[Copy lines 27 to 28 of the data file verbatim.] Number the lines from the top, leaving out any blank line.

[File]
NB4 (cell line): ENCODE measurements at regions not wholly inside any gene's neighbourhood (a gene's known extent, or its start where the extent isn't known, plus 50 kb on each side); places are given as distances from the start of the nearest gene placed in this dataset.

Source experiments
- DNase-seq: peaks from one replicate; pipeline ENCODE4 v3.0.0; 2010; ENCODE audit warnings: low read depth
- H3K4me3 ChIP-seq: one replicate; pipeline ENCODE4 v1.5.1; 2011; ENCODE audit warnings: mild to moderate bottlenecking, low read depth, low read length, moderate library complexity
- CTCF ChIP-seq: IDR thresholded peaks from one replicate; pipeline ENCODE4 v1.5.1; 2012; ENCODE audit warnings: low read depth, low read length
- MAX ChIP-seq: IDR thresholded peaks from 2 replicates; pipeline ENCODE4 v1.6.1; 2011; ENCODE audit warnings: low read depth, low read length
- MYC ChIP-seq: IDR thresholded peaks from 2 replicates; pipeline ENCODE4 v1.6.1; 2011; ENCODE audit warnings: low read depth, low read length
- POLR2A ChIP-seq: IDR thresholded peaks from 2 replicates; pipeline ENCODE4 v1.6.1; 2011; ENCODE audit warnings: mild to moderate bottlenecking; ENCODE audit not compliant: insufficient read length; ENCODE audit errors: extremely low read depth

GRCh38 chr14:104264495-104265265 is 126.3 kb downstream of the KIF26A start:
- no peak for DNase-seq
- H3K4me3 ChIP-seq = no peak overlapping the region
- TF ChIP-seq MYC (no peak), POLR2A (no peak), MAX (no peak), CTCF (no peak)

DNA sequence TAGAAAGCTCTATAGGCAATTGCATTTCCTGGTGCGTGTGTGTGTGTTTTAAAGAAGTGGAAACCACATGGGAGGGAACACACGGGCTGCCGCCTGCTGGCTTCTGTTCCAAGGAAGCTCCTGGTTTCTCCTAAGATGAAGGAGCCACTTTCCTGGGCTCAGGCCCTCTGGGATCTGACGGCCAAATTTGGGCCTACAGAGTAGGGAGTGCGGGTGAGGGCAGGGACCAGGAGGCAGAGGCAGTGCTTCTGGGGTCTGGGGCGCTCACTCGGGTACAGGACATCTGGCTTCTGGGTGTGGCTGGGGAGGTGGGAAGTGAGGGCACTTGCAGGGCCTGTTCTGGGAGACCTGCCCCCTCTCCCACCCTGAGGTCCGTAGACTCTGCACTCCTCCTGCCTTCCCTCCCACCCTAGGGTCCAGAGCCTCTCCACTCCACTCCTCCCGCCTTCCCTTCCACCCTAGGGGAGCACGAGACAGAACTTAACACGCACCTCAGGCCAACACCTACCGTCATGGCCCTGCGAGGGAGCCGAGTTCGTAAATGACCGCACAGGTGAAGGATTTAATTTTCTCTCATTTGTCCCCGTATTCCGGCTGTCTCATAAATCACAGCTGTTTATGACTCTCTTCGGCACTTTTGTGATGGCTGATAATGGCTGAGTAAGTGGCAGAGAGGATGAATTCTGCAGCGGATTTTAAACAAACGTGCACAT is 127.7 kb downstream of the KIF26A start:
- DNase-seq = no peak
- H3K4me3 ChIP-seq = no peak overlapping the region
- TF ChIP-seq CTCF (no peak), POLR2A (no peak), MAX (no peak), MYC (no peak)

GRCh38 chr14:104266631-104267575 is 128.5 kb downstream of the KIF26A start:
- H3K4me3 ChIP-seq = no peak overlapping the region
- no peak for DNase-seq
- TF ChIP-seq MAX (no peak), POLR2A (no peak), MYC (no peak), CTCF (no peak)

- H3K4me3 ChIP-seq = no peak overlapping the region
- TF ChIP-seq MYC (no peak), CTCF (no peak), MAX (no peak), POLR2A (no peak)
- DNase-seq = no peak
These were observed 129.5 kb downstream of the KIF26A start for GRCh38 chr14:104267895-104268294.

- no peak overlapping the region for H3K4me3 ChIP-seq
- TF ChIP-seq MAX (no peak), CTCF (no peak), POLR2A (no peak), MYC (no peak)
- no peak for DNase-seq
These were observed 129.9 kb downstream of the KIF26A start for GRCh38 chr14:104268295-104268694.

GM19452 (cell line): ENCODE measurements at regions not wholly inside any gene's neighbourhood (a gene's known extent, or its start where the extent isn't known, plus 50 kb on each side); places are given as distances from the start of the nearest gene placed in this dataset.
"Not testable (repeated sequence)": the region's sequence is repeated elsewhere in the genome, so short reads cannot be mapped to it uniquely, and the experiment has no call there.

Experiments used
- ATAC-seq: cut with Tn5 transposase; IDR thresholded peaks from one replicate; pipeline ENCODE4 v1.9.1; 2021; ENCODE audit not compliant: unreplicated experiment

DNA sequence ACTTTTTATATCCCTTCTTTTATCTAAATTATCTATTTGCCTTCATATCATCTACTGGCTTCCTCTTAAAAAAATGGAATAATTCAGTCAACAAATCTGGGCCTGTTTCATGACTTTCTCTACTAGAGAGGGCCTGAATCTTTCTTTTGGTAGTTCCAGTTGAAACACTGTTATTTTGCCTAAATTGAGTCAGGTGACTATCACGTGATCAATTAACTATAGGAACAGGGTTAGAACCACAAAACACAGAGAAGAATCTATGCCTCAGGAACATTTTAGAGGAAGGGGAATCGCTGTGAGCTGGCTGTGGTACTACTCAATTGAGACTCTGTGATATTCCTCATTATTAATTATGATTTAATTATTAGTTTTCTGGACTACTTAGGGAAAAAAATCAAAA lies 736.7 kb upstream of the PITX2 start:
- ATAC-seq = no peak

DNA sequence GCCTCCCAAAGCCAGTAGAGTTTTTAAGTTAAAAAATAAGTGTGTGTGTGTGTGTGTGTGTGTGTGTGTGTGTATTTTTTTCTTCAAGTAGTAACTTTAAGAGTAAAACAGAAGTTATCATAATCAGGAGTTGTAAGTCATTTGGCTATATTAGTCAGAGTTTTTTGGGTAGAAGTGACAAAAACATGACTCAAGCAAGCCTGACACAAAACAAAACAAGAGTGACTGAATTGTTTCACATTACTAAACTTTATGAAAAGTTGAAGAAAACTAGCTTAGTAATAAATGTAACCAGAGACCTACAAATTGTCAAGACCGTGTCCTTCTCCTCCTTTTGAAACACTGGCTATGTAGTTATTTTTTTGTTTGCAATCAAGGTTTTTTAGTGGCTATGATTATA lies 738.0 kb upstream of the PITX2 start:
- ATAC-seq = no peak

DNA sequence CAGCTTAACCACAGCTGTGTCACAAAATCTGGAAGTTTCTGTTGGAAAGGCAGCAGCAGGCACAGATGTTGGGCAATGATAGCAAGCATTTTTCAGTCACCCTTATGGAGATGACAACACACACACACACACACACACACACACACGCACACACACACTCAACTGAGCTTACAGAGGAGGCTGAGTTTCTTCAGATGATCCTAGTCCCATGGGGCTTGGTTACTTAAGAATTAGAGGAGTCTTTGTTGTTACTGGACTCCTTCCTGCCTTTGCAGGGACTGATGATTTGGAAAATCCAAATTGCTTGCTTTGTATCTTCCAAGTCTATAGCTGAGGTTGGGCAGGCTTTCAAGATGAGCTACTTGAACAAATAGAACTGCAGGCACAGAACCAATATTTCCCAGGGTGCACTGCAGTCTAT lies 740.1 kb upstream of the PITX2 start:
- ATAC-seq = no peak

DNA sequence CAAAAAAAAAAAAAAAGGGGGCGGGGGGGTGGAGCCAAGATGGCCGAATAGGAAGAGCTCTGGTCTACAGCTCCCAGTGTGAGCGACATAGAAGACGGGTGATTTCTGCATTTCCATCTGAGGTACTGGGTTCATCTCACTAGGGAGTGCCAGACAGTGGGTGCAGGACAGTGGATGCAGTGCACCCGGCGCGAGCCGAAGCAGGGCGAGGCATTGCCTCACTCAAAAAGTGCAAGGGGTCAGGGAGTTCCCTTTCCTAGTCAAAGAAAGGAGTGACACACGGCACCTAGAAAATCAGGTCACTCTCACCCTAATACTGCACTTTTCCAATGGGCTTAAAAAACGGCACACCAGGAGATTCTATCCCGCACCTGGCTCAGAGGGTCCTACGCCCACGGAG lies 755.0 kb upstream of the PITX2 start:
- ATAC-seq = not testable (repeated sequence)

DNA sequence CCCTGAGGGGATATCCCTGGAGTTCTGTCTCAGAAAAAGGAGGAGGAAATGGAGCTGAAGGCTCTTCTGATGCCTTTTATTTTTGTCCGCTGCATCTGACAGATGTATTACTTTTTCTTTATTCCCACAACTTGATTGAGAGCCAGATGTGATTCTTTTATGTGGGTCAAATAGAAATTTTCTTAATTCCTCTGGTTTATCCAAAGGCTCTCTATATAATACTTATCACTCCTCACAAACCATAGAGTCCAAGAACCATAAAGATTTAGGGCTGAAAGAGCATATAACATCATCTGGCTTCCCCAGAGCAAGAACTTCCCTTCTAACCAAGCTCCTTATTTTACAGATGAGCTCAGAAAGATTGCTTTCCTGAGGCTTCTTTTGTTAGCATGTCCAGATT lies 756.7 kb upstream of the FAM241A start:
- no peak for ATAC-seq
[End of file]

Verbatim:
- no peak for DNase-seq
These were observed 129.9 kb downstream of the KIF26A start for GRCh38 chr14:104268295-104268694.